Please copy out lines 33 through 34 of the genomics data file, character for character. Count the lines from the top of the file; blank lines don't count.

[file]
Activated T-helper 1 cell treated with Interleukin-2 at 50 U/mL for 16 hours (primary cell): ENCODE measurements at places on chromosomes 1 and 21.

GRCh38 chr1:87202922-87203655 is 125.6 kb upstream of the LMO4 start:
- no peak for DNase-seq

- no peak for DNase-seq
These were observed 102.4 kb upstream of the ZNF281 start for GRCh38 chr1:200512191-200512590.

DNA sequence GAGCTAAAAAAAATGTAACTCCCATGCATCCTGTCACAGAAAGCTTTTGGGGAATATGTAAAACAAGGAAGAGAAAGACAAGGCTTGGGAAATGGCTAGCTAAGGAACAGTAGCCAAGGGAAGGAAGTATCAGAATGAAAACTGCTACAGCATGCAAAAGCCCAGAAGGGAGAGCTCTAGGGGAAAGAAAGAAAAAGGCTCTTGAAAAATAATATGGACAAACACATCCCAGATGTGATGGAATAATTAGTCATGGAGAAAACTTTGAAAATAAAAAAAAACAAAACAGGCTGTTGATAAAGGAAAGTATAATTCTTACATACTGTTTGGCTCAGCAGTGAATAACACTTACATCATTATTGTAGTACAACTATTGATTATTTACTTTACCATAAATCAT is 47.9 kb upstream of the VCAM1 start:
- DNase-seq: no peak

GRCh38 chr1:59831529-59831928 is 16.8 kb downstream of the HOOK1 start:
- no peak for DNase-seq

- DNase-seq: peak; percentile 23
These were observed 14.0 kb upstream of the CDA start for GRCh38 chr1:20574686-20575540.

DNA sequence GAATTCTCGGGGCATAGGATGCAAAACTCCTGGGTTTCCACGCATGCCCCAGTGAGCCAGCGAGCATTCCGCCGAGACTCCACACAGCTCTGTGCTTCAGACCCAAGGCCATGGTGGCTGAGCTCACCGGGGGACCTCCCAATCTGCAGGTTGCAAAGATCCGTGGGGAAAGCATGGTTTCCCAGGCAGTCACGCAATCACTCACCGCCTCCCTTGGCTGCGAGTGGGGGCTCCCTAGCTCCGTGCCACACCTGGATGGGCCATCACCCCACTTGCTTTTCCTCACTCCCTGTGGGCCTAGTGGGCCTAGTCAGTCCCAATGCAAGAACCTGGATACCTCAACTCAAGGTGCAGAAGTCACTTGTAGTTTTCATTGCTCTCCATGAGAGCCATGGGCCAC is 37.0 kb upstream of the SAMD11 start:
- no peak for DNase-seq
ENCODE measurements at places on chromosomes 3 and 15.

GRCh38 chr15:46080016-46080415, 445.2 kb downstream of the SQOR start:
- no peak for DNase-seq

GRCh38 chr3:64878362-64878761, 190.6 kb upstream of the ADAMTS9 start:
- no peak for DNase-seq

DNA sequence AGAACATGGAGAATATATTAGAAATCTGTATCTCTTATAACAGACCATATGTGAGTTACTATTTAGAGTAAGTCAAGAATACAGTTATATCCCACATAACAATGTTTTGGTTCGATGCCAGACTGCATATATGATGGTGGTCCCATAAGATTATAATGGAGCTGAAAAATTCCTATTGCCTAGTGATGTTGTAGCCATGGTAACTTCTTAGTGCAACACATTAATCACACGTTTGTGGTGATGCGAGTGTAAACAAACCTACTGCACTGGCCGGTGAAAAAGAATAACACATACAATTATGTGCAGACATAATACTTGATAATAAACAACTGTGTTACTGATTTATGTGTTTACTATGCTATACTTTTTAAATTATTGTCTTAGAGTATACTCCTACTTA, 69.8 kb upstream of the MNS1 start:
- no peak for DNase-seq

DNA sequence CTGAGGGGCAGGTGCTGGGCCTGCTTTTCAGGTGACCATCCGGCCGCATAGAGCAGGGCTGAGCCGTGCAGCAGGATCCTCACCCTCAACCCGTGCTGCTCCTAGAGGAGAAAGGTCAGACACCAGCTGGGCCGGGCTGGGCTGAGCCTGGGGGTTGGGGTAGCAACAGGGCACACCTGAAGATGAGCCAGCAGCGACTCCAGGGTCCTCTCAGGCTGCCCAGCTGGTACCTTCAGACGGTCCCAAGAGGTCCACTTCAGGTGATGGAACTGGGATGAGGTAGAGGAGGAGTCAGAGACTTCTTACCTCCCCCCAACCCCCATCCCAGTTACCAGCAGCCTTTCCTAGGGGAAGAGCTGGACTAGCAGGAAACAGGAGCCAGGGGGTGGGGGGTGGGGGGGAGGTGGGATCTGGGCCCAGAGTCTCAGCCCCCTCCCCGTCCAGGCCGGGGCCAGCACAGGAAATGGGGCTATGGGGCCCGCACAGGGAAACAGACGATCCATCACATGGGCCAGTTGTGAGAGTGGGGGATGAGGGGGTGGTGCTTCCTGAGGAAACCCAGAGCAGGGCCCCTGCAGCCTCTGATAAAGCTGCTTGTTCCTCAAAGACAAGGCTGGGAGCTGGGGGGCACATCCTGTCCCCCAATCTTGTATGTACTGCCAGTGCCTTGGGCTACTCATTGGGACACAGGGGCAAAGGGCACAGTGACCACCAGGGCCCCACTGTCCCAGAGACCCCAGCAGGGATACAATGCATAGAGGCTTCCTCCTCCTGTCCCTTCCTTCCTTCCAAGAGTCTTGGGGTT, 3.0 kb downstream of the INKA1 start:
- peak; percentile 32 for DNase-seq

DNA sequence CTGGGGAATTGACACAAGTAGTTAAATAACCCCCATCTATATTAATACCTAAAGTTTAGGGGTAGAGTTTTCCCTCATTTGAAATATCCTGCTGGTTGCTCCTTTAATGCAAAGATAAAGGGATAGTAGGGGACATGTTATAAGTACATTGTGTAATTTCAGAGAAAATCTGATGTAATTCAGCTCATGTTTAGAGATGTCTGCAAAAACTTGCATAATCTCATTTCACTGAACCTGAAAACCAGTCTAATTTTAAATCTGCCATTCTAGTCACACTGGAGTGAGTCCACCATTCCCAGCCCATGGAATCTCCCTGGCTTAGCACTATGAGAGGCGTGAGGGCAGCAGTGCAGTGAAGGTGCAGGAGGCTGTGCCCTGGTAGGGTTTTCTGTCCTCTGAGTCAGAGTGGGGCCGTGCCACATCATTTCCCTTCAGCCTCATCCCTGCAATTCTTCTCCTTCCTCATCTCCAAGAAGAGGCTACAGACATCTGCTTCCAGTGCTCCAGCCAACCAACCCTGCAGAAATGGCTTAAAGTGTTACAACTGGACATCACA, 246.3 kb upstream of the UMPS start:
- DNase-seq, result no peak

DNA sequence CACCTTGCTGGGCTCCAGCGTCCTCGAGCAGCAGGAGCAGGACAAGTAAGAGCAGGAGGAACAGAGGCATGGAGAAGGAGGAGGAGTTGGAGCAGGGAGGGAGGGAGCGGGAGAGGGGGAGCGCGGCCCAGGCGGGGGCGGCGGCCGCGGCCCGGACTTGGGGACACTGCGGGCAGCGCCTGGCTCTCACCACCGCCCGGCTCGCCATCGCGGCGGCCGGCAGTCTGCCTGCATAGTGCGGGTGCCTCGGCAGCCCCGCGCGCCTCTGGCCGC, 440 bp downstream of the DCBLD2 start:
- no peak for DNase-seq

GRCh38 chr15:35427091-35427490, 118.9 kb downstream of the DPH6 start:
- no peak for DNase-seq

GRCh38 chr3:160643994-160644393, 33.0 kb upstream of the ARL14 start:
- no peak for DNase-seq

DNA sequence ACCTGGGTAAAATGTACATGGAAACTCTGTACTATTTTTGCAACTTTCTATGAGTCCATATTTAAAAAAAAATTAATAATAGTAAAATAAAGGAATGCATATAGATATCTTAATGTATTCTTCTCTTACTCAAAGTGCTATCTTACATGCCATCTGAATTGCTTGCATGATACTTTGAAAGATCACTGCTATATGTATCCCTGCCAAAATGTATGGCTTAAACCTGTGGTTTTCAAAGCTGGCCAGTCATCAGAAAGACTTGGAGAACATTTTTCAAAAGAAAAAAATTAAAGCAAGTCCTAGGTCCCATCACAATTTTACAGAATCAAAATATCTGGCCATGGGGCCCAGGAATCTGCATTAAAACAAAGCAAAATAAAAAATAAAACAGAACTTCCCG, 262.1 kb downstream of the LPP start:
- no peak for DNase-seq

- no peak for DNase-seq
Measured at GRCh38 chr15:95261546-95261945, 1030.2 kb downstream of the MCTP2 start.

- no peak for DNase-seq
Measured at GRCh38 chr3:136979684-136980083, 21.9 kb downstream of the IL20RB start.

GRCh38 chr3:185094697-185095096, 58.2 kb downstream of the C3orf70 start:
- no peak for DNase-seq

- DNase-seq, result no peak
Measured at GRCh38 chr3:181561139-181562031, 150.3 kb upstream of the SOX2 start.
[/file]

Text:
- no peak for DNase-seq
Measured at GRCh38 chr15:95261546-95261945, 1030.2 kb downstream of the MCTP2 start.